The main development of IL-2 immunotherapy has been pursued as a single agent, in combination with other cytokines such as interferon,27 and with cellular preparations, either autologous leukocytes16,17 or other vaccine preparations.105 Newer immune therapies are being developed in a context of targeted therapies that have already well-defined, established benefit. In this context, it is natural that the new treatments be tested as partner-drugs added on to those treatments; this type of combination can be seen in clinical trials, in which vaccines are combined with sunitinib,78,98 and in NCT01472081 (Checkmate 016), combining sunitinib and pazopanib with nivolumab.106
Radiation Therapy as Priming for Immune Response
Radiation therapy to the tumor sites may enhance immune response by upregulation of tumor antigens.107–109 Preclinical models have suggested that HD radiation can act as an immunologic booster in patients with RCC. A phase I study therefore investigated the use of stereotactic body radiation therapy followed by HD IL-2. The combination could be administered safely and response rate significantly exceeded that expected from historical data.73 This combination therefore warrants further study, and two singlearm studies are open.110,111
Summary and Concluding Remarks
Immunotherapy remains an important therapeutic option for patients with mRCC. For well-selected patients, HD IL-2 can produce excellent results. Targeted agents produce positive results in large numbers of patients, but do not yield long-term durable responses in the same way. For the appropriate, fit, clear cell kidney cancer metastatic disease patient, a therapeutic goal of a durable complete response is reasonable. To date, the most promising strategy among marketed cytokines is the identification of patients who are likely to respond to HD IL-2. The ‘Select’ trial has demonstrated that targeting patients can increase the proportion of patients that respond to HD IL-2, although the hypothesis about histologic testing by CAIX did not demonstrate utility.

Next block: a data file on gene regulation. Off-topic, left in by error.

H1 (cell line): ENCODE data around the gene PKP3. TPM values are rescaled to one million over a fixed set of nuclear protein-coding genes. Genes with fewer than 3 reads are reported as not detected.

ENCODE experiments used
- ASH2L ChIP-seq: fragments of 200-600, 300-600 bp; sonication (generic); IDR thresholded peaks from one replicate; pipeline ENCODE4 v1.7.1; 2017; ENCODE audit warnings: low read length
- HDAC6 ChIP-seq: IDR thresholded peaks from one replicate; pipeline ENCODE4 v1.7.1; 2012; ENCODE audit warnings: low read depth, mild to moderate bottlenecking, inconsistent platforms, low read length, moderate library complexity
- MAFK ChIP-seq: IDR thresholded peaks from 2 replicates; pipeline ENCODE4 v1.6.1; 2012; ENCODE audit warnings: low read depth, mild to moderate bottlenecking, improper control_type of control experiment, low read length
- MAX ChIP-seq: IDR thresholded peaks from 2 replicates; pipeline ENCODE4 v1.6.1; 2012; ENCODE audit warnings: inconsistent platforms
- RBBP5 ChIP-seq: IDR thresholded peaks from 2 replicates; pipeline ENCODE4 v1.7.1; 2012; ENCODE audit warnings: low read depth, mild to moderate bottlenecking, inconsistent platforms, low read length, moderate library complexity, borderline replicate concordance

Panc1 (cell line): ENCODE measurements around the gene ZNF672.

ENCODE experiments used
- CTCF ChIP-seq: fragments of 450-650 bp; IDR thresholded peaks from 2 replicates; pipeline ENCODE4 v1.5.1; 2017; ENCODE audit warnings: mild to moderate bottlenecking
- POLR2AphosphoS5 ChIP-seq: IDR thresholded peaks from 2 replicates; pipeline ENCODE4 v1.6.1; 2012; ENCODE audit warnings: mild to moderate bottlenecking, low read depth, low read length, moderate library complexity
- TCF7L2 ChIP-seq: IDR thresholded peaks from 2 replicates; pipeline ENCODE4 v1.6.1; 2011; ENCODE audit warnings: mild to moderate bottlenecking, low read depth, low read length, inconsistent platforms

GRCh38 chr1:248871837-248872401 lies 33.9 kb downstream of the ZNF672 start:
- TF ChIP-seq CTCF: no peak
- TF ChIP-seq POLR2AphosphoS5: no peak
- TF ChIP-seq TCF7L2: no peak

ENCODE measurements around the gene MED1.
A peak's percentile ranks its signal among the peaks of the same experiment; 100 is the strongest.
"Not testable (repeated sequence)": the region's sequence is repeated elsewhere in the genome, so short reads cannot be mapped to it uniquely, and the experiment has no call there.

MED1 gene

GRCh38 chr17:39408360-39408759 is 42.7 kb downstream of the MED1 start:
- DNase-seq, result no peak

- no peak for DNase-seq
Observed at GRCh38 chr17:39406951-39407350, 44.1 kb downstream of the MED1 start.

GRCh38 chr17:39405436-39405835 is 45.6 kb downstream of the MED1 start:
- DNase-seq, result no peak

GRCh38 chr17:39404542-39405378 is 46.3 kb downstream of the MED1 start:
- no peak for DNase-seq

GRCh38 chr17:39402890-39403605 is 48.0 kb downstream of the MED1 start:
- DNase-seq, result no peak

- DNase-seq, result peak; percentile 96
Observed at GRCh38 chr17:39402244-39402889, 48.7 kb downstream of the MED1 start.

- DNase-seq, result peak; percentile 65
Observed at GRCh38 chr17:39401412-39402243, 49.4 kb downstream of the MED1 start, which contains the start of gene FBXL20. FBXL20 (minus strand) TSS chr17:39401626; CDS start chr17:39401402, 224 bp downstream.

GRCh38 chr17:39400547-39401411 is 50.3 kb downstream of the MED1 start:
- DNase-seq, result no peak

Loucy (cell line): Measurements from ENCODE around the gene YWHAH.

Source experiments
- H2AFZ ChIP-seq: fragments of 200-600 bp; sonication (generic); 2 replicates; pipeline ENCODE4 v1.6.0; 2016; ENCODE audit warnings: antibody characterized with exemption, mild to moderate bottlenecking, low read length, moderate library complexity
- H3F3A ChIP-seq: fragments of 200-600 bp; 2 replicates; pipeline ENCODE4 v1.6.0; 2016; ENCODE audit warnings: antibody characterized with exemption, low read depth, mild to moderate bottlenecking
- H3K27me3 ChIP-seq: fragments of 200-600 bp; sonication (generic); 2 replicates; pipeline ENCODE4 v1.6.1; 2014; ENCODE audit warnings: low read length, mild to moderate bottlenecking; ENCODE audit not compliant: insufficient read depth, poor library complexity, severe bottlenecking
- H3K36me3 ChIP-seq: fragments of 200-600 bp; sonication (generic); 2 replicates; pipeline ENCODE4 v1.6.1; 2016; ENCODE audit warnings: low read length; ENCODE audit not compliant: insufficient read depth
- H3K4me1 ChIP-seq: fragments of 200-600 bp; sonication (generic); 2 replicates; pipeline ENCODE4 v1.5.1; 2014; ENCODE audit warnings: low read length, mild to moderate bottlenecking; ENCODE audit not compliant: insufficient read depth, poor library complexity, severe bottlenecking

Concurrent with the period of time that HD IL-2 has been a marketed medicine, the segmentation of kidney cancer into clear cell type, papillary type 1 and 2, and other lower frequency subtypes has become better defined. The observation that responders to HD IL-2 therapy were consistently among patients with clear cell type helped to define clear cell type as a major feature for selection of patients for possible HD IL-2 treatment. Comparably, the VEGF-pathway drugs, partly in an effort to treat a more uniform group of patients, were approved with pivotal trials for which clear cell type was a required feature. However, there is no empiric basis to define a blanket generalization that ‘non-clear cell’ types of kidney cancer are ‘not immune responsive,’ although it is true that all, or almost all, contemporary monotherapy HD IL-2 treatment is on patients with clear cell type RCC. Given that checkpoint inhibitors and vaccines are making progress in the setting of cancers not at all treated with HD IL-2, such as nonsmall cell lung cancer, there are reasonable rationale to develop these for treatment of kidney cancers that are not clear cell type. The relatively much lower frequency, however, will undoubtedly mean a slower trial accrual and development process.
Improving long-term outcomes for more patients with mRCC remains a goal for immunotherapies with novel mechanisms of action, and possibly in combination with targeted therapies. Recent insights into the complexity of immune manipulation suggest some novel approaches. Despite the clinical failure in some early trials, several immunologic approaches merit further investigation. It is hoped that the results of several ongoing trials will shape future treatment approaches; in particular, the phase III trial investigating the use of nivolumab plus everolimus is awaited with interest. It is not yet known where these novel strategies will fit into a practical, general RCC treatment paradigm, in terms of VEGF, mTOR, and other immune treatments.
The ultimate objective of curing RCC remains challenging, but one may be hopeful that new immune therapies will make this a reachable goal for many mRCC patients.